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Too Much Fun and Too Much to Do; 11 Takeaways from 2013's Amsterdam Dance Event

The end of this year's festival season is finally in sight, and while XLR8R is undoubtedly looking forward to a bit of a break as 2013 winds down, there are still a few more quality events on our calendar. Last week, we hopped on a plane to the Netherlands to check out the annual Amsterdam Dance Event, more commonly known as ADE. Having attended ADE last year and the year before, we had a good idea what to expect, but there was really no way to properly prepare ourselves for five days and nights that were absolutely teeming with activity. After perusing the daunting schedule, we braced ourselves, dove in, and did our best to experience the cream of the ADE crop. We didn't see everything—or even come close—but we did see a lot, and jotted down some notes about the bits of ADE that were truly memorable.


Dekmantel party at MC Theater, Friday night
(photo by Eva de Korte)

ADE is still a big, highly commercial event.

ADE is not a festival, at least not in the most commonly understood meaning of the word. There is a festival element to it, but it's honestly more of a music-industry conference. Spearheaded by Dutch mechanical-rights organizations (the people who collect royalties, publishing, etc.), it's best imagined as an Amsterdam-based, electronic-music-focused counterpart to events like SXSW in Austin or Winter Music Conference in Miami. As such, ADE is a place where booking agents, artist managers, festival organizers, event promoters, talent buyers, brand managers, online retailers, distributors, gear developers, journalists, and other people looking to "do business" flock to each year. On the one hand, this makes ADE a very productive locale for those looking to network, and the organizers do program an entire series of lectures, workshops, and panel discussions each year, many of which are interesting for some segment of the attendees.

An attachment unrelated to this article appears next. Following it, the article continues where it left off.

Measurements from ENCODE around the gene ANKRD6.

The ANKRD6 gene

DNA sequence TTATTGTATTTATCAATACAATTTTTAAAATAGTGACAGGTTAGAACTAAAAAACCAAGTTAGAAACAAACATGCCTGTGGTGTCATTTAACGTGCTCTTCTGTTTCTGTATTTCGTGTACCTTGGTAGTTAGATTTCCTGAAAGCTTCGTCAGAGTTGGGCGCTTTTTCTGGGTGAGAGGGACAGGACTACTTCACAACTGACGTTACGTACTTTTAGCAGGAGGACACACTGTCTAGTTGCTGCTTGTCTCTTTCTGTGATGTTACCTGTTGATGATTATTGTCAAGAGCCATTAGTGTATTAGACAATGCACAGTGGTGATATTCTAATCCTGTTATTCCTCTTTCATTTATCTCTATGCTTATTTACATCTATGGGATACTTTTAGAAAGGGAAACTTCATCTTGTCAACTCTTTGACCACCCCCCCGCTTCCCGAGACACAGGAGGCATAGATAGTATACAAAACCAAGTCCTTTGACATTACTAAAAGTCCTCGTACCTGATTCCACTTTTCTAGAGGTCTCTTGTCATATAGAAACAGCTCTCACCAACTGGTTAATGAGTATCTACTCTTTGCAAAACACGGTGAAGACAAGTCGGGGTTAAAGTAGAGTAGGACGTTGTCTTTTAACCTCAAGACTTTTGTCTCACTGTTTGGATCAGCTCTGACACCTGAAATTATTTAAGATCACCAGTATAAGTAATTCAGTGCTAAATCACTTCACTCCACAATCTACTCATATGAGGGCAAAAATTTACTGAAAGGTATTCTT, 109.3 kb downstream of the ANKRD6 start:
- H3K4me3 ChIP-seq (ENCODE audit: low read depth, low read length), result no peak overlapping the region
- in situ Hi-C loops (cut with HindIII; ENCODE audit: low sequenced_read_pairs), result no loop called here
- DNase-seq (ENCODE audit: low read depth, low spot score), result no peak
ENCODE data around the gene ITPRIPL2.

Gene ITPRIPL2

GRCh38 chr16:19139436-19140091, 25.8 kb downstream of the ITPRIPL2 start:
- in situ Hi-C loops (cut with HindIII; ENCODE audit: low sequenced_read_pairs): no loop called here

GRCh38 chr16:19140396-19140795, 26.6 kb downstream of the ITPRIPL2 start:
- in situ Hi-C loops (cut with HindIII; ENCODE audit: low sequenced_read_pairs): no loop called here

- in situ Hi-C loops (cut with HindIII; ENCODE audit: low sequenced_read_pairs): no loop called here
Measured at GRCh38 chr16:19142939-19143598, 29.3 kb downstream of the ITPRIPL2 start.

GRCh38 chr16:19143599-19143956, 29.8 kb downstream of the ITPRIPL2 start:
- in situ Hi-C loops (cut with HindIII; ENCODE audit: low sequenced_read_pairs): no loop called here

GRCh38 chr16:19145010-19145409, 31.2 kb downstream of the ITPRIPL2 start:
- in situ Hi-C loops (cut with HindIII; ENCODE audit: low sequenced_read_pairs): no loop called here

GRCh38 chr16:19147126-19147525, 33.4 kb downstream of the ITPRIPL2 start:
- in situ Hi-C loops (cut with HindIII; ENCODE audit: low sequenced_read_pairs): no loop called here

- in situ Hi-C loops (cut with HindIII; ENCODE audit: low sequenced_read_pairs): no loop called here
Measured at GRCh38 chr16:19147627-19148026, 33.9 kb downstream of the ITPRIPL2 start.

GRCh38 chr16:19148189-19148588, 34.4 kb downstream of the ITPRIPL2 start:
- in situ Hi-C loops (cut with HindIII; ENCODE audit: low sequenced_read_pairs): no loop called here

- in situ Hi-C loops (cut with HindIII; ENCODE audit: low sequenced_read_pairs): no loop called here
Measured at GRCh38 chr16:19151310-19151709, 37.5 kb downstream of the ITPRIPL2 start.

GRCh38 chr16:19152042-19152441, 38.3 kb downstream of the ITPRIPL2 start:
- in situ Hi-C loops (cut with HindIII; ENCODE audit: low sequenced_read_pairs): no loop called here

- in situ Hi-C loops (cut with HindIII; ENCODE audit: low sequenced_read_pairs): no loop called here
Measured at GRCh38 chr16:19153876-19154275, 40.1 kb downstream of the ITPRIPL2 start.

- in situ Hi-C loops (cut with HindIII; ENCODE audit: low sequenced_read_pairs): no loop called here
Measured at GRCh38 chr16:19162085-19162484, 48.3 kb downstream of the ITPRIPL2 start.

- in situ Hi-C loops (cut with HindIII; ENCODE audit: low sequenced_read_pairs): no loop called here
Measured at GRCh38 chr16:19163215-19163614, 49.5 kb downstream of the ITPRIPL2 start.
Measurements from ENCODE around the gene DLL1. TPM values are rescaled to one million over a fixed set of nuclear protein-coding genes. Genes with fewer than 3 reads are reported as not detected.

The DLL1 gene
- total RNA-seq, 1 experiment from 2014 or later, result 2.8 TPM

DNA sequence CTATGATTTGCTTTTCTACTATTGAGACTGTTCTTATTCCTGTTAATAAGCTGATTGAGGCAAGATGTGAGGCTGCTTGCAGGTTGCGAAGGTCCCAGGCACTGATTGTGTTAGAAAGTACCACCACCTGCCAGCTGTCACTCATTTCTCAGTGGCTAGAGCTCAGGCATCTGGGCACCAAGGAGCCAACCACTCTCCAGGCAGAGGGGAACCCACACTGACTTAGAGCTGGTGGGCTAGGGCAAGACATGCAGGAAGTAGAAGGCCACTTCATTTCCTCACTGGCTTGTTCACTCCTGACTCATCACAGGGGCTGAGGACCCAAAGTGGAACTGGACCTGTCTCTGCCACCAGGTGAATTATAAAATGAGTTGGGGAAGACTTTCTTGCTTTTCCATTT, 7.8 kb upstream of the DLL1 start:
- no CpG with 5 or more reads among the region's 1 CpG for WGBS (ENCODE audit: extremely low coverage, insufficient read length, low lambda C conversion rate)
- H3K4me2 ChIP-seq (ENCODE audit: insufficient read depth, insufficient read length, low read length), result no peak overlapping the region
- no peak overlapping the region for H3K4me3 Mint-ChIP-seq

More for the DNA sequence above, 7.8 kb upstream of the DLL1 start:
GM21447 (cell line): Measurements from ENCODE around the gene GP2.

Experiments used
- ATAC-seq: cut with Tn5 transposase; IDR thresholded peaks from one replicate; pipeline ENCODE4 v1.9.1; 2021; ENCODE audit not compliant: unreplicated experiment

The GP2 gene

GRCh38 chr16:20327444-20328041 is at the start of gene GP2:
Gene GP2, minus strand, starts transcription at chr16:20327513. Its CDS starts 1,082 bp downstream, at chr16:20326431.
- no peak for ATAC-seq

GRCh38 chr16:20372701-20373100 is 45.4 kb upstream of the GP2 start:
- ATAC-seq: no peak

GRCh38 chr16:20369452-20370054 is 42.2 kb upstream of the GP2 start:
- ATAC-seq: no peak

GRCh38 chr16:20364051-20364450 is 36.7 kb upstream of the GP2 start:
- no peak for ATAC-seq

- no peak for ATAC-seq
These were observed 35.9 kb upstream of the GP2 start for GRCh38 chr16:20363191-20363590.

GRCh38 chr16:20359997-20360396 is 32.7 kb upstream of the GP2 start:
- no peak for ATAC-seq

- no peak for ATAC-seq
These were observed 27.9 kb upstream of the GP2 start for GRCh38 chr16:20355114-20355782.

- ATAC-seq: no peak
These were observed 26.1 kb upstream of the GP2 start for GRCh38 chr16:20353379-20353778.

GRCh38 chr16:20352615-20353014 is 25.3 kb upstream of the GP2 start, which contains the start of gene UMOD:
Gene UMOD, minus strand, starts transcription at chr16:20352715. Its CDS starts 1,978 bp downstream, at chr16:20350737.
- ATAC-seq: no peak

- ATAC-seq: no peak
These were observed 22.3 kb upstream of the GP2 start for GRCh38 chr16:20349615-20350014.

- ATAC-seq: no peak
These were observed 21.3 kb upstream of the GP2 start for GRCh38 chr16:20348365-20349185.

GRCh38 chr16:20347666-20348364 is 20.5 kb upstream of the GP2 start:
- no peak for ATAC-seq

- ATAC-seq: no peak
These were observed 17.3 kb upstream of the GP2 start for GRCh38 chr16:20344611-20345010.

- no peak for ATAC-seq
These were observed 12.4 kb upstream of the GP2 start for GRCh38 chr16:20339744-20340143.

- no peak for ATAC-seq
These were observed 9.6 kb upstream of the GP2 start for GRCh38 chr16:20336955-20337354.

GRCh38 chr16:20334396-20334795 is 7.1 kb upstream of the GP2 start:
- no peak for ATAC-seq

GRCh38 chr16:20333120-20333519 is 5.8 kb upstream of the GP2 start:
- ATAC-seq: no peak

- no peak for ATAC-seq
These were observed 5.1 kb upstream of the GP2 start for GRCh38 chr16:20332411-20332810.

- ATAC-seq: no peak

At the same time, the high concentration of industry people undoubtedly sucks some of the potential fun and spontaneity out of the week. After all, industry types (ourselves included) are notoriously jaded, the sort of people who've been to countless festivals, refer to artists by their first names, and absolutely refuse to wait in line at a club. Given that, audiences at ADE 2013 did lack some of the wide-eyed excitement and enthusiasm we've seen at other festivals this year. Moreover, an event with such a large focus on the "business" of electronic music is bound to skew towards commercial endeavors and mass appeal. As such, big-room house and techno (not to mention the dreaded "EDM") was certainly a big part of the overall equation at ADE. This wasn't a new development, as these commercial sounds have long been a main focus of ADE. Furthermore, this kind of orientation makes sense; who else besides people that are actually making money (or at least are hoping to do so) are going to shell out the cash to travel to Amsterdam and hobnob with like-minded industry folks for days at a time?


Julio Bashmore at Colors party at Trouw, Wednesday night
(photo by de fotomeisjes)

Seeing everything we wanted to see at ADE was literally impossible. Making hard choices quickly became a part of the daily routine.

For those in search of an event that's purely about the music, especially sounds that are more leftfield or underground, the above description of ADE may seem like a giant red flag and plenty of reason not to attend. We certainly understand the impulse; in truth, there were several years that XLR8R completely passed on attending—or even mentioning—ADE, as we saw the event as an enterprise that was far too commercial to fit in with our editorial focus. Perhaps we weren't the only ones, as the past few years have seen the organizers making a concerted effort to widen the ADE tent, so to speak. Little by little, more credible artists, labels, and promoters have been brought into the mix, and ADE has now reached a point where it's entirely possible to see nothing but stacked line-ups of top-flight acts each and every night. That's not to say that the bland commercial stuff has gone away—it hasn't. On any given night at ADE, there were at least 15 or 20 different events happening throughout the city. Granted, 80% of those were terrible, but that still left multiple quality options—and some incredibly tough decisions to make.